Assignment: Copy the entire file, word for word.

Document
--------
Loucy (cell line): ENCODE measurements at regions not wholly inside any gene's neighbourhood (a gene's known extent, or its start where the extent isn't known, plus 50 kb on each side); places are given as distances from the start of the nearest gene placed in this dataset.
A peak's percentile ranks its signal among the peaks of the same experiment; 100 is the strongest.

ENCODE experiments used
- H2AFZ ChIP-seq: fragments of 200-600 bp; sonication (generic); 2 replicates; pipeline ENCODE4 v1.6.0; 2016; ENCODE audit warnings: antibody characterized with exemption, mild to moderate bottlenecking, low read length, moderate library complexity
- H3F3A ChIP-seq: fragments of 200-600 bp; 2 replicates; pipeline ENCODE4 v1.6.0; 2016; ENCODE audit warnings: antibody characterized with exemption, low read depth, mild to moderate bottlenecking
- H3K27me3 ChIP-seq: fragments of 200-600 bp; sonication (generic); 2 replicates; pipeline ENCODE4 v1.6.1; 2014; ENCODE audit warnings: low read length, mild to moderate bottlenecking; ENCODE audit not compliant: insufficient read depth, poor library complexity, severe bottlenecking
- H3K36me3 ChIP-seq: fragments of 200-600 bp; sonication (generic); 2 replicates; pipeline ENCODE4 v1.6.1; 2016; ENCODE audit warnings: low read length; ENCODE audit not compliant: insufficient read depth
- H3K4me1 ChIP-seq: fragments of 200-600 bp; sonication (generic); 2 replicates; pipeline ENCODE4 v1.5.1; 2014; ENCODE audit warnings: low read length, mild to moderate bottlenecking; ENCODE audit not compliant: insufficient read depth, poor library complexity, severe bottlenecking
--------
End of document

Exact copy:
Loucy (cell line): ENCODE measurements at regions not wholly inside any gene's neighbourhood (a gene's known extent, or its start where the extent isn't known, plus 50 kb on each side); places are given as distances from the start of the nearest gene placed in this dataset.
A peak's percentile ranks its signal among the peaks of the same experiment; 100 is the strongest.

ENCODE experiments used
- H2AFZ ChIP-seq: fragments of 200-600 bp; sonication (generic); 2 replicates; pipeline ENCODE4 v1.6.0; 2016; ENCODE audit warnings: antibody characterized with exemption, mild to moderate bottlenecking, low read length, moderate library complexity
- H3F3A ChIP-seq: fragments of 200-600 bp; 2 replicates; pipeline ENCODE4 v1.6.0; 2016; ENCODE audit warnings: antibody characterized with exemption, low read depth, mild to moderate bottlenecking
- H3K27me3 ChIP-seq: fragments of 200-600 bp; sonication (generic); 2 replicates; pipeline ENCODE4 v1.6.1; 2014; ENCODE audit warnings: low read length, mild to moderate bottlenecking; ENCODE audit not compliant: insufficient read depth, poor library complexity, severe bottlenecking
- H3K36me3 ChIP-seq: fragments of 200-600 bp; sonication (generic); 2 replicates; pipeline ENCODE4 v1.6.1; 2016; ENCODE audit warnings: low read length; ENCODE audit not compliant: insufficient read depth
- H3K4me1 ChIP-seq: fragments of 200-600 bp; sonication (generic); 2 replicates; pipeline ENCODE4 v1.5.1; 2014; ENCODE audit warnings: low read length, mild to moderate bottlenecking; ENCODE audit not compliant: insufficient read depth, poor library complexity, severe bottlenecking